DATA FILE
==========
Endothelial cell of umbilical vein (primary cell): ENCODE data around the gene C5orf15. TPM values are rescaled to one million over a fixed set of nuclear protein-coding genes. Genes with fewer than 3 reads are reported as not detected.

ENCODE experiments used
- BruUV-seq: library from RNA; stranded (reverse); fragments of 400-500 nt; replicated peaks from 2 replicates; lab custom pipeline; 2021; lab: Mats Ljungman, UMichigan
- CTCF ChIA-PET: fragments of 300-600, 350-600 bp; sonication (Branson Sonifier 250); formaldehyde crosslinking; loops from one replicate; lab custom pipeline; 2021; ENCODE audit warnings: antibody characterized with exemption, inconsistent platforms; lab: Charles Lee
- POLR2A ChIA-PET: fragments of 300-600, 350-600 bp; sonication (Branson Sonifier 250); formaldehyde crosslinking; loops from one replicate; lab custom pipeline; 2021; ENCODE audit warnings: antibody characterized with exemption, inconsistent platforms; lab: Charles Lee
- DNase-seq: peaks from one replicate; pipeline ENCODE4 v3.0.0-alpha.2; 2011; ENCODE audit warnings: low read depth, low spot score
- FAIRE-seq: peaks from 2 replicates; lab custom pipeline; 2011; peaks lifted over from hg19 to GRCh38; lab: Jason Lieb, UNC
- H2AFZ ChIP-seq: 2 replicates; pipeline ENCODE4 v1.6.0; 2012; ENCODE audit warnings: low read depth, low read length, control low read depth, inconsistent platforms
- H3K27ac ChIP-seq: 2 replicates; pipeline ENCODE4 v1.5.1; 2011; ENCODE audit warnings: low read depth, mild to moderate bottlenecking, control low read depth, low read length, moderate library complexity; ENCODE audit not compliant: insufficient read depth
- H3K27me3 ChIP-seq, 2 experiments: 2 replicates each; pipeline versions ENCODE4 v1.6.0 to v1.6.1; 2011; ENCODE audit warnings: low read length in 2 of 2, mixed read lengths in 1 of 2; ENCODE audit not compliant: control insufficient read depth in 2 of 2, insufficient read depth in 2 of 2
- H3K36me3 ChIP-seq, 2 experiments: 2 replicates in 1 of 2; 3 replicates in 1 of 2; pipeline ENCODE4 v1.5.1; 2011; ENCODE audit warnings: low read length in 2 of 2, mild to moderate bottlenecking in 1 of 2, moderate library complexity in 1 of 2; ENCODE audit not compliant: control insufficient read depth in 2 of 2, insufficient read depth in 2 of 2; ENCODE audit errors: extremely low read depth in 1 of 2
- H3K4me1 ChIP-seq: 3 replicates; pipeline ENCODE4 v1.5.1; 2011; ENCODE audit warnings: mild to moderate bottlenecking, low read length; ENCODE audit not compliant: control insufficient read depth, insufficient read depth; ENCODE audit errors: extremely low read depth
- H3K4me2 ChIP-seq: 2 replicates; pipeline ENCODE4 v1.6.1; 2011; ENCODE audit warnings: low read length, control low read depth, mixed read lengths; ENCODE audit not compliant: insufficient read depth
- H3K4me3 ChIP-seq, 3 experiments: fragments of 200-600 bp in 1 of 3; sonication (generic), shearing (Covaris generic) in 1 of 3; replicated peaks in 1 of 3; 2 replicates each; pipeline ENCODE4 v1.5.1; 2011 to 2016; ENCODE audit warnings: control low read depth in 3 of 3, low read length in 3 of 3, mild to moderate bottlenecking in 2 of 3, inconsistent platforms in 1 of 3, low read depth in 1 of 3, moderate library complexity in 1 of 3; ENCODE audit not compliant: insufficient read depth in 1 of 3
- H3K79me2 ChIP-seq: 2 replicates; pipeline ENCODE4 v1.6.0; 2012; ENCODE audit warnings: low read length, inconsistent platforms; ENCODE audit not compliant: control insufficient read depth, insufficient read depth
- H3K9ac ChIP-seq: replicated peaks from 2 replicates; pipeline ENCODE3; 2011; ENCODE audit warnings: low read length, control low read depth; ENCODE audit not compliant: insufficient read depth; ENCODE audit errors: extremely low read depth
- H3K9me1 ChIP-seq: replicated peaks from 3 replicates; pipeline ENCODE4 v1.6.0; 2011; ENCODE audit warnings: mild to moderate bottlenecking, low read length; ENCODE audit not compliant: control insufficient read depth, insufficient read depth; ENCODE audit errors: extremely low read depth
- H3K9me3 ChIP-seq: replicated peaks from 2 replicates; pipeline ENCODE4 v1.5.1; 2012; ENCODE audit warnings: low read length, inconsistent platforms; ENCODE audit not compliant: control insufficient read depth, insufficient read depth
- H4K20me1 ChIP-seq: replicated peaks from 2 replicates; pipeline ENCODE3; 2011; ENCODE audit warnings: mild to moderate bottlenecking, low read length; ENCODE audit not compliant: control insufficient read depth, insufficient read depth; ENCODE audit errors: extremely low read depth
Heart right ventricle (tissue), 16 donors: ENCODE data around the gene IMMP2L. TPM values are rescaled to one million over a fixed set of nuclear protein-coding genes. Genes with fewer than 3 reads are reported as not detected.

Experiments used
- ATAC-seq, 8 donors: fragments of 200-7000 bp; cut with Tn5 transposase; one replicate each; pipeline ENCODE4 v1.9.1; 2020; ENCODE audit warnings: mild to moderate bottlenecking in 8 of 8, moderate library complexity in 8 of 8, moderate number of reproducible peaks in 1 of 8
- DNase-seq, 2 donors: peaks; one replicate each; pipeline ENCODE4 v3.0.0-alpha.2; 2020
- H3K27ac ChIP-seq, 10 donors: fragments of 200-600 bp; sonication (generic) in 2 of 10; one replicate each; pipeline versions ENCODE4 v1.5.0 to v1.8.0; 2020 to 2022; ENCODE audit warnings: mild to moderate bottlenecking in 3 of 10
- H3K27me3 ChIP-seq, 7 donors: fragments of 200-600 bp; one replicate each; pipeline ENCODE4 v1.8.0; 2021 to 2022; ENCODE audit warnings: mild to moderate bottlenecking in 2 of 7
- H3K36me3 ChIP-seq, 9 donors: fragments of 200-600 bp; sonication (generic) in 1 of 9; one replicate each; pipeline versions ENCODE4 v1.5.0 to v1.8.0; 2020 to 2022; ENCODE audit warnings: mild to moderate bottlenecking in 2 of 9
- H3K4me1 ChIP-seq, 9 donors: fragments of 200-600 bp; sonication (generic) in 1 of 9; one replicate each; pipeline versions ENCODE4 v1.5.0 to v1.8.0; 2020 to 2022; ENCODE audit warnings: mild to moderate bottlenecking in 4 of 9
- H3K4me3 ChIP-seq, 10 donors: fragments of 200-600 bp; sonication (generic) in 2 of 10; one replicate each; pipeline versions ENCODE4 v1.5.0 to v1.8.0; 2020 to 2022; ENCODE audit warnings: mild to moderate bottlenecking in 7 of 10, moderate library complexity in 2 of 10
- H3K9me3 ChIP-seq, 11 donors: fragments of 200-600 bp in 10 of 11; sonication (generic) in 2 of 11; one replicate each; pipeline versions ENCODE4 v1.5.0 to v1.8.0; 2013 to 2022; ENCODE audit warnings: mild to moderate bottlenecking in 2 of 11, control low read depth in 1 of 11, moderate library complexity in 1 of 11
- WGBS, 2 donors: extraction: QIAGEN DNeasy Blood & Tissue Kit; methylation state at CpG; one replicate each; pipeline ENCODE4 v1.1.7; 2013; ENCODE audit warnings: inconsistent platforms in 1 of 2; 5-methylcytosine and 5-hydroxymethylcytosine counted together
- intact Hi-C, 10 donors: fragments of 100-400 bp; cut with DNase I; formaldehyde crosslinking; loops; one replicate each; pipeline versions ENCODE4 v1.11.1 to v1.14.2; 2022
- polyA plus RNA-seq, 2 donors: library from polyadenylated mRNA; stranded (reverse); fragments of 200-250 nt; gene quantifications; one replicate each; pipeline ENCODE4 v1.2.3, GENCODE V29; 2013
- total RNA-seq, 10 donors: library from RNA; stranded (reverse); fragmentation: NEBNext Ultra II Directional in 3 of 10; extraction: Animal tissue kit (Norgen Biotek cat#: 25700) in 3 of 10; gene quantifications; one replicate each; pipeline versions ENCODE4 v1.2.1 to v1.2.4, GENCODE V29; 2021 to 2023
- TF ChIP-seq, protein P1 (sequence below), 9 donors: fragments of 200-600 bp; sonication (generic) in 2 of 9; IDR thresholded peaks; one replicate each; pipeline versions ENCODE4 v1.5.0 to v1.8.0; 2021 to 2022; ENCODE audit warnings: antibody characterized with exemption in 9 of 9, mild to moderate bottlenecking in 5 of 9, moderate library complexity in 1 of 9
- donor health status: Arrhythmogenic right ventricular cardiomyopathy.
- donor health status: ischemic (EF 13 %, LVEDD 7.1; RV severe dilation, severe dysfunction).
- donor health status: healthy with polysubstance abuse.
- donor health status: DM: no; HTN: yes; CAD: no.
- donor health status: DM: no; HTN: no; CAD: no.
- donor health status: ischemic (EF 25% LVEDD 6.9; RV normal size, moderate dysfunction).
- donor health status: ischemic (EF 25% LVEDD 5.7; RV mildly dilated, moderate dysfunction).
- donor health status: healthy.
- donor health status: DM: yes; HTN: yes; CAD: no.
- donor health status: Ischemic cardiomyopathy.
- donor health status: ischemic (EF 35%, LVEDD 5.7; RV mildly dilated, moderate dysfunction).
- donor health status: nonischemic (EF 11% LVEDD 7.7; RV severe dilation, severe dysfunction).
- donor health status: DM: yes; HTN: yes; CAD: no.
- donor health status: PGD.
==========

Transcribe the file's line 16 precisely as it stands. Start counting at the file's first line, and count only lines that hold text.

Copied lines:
- H3K9ac ChIP-seq: replicated peaks from 2 replicates; pipeline ENCODE3; 2011; ENCODE audit warnings: low read length, control low read depth; ENCODE audit not compliant: insufficient read depth; ENCODE audit errors: extremely low read depth